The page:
Research on children and young people commonly focuses on the present experiences of childhood. Yet Philo, C. [2003. “‘To Go Back up the Side Hill’: Memories, Imaginations and Reveries of Childhood.” Children's Geographies 1 (1): 7–24] has argued that we might also access the ‘worlds’ of children and childhood through the memories or recollections of adults, given that we have all been children once. In response, this paper explores the narratives of adults reflecting on their childhood experiences and in particular, on the formation of their attitudes towards difference. The paper offers a means of understanding how adults reflect on their childhood encounters with difference, how their attitudes towards difference are developed over time and the extent to which these childhood narratives are carried into adult lives. This is not to suggest that early experiences are deterministic. Rather, individuals can reflect on their own lives and encounters and choose to change or react to wider social relations in new ways such that they produce and embody new dispositions.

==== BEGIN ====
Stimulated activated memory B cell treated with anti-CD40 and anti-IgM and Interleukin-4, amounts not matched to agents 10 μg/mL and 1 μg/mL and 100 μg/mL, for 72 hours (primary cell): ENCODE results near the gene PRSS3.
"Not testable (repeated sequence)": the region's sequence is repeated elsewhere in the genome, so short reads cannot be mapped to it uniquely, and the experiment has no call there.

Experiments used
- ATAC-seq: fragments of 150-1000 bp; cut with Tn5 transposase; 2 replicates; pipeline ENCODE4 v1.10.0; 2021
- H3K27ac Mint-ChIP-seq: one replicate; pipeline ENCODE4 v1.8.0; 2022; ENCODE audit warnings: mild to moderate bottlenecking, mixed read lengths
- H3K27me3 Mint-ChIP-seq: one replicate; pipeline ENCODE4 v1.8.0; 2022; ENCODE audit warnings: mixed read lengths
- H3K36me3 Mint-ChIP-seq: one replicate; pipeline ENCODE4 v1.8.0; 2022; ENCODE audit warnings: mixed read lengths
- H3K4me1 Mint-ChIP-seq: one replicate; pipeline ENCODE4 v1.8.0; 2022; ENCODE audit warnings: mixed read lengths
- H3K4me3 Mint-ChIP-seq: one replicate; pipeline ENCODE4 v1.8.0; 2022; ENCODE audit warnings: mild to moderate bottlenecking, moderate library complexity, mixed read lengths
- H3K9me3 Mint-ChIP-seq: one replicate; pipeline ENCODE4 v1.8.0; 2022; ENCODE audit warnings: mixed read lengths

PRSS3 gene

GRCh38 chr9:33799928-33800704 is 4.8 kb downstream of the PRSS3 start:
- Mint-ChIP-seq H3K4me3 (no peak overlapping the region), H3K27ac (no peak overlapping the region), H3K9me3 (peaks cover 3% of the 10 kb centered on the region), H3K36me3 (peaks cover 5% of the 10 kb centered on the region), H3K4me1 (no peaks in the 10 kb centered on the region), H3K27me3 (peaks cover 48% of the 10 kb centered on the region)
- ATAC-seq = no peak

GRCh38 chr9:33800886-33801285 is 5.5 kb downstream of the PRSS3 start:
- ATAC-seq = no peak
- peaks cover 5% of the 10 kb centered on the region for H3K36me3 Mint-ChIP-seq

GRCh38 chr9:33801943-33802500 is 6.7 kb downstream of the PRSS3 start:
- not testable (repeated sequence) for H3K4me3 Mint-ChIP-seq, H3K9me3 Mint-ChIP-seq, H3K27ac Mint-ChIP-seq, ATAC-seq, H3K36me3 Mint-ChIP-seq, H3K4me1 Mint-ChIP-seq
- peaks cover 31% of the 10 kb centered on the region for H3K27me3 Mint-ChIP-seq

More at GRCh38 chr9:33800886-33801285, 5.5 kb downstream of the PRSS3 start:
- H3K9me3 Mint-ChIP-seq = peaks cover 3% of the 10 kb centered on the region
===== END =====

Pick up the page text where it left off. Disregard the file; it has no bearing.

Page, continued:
Bibliographical noteThis is an Accepted Manuscript of an article published by Taylor & Francis in Children's Geographies on 01/01/2017, available online: http://www.tandfonline.com/10.1080/14733285.2016.1269153
Harris, C., & Valentine, G. (2017). Childhood narratives: adult reflections on encounters with difference in everyday spaces. Children's Geographies , 15(5), 505-516. https://doi.org/10.1080/14733285.2016.1269153